Which brings me to a complaint I have about people in the medical profession: once they hear certain phrases, like "shooting pain down my leg", they leap to one and only one conclusion, like sciatica, dismissing or not really listening to anything else you say. Something is hinky with my hip, but instead of being curious, they trot out the usual recommendations. Bah.

One reason I want my hip to feel better is my daughter and I are taking the granddaughter on a long road trip, to see my dad, who will be 93 next month. It is one of those trips that could be a lot of fun or a painful ordeal, and like most things, will probably be a bit of both. Toddler N will be two soon (TWO!)

Saturday, July 07, 2012

This, that, and the other

I suffer from insomnia. Lately it has become so bad that I signed up to participate in an online insomnia study. To qualify, I completed a questionnaire and submitted to a telephone interview. Then I kept a sleep diary for two weeks, recording what time I got into bed, what time I tried to go to sleep, how long it took to get to sleep, how many times I woke up during the night, how long I was awake, what time I woke up in the morning, what time I got out of bed, etc. Needless to say, my insomnia was worse while recording all this information.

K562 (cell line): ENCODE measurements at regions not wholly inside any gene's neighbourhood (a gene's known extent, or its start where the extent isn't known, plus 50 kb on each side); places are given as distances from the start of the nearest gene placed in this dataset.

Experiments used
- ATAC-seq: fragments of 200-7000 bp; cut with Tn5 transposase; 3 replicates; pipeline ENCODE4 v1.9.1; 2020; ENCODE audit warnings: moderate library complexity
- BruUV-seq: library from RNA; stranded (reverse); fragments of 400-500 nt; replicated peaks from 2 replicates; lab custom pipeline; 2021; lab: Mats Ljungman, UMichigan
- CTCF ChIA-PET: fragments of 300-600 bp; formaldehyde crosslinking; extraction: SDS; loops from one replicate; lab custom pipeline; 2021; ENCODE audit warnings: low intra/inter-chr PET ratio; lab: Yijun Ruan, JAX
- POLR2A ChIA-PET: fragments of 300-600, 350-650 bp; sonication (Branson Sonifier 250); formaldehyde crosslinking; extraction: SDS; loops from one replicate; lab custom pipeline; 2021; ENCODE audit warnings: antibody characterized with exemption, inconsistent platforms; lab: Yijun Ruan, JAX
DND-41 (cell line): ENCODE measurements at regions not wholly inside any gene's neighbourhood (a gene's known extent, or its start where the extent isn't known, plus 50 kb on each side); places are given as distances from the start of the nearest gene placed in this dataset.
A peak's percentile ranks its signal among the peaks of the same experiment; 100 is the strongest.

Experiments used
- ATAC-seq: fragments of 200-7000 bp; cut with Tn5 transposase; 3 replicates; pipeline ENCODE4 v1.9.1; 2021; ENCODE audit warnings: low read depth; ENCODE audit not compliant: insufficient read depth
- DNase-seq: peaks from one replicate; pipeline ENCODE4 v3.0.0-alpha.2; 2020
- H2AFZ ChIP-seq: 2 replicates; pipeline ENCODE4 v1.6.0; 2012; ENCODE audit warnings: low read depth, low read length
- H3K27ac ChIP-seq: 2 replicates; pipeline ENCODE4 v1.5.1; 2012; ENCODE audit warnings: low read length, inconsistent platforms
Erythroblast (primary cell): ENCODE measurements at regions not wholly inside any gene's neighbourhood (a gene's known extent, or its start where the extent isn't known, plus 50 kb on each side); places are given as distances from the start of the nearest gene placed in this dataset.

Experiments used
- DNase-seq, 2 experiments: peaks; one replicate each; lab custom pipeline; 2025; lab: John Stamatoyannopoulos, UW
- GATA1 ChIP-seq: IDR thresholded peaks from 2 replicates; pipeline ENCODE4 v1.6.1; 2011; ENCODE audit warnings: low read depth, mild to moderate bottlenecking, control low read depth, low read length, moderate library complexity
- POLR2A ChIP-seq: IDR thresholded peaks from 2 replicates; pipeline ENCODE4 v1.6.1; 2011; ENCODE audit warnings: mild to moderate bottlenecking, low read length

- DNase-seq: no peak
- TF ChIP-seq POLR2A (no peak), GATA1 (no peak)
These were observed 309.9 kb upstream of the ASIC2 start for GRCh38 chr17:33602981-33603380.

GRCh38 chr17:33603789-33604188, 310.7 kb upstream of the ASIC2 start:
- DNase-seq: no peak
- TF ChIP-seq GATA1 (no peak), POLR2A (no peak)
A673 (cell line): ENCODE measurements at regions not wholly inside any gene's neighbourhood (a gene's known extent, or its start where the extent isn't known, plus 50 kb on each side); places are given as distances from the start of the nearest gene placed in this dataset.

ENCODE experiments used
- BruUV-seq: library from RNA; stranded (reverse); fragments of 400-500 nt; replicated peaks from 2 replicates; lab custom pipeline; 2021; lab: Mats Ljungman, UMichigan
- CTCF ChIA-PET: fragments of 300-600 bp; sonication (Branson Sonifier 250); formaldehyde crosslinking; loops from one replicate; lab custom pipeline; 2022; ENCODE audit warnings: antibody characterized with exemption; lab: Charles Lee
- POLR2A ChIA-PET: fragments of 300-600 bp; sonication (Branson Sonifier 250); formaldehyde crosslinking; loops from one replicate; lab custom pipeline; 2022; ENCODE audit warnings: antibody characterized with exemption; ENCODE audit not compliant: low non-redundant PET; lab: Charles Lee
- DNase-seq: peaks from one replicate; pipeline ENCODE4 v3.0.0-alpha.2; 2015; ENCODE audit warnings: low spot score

The "meat" of this study consists of two websites for treating insomnia, to determine which one works best. I must have been assigned to the placebo, as it consists of the same tired advice for insomniacs I have been reading for years. It also isn't clear if I am supposed to actually follow any of this advice as part of the study. I already refrain from vigorous exercise and large meals late in the evening, but I'm not going to give up the simple pleasure of reading in bed or get out of bed if I can't fall asleep. They say to stay up until you are sleepy, but don't take daytime naps even if you are sleepy. Oh, yeah? I just took a twenty minute nap and it was delicious.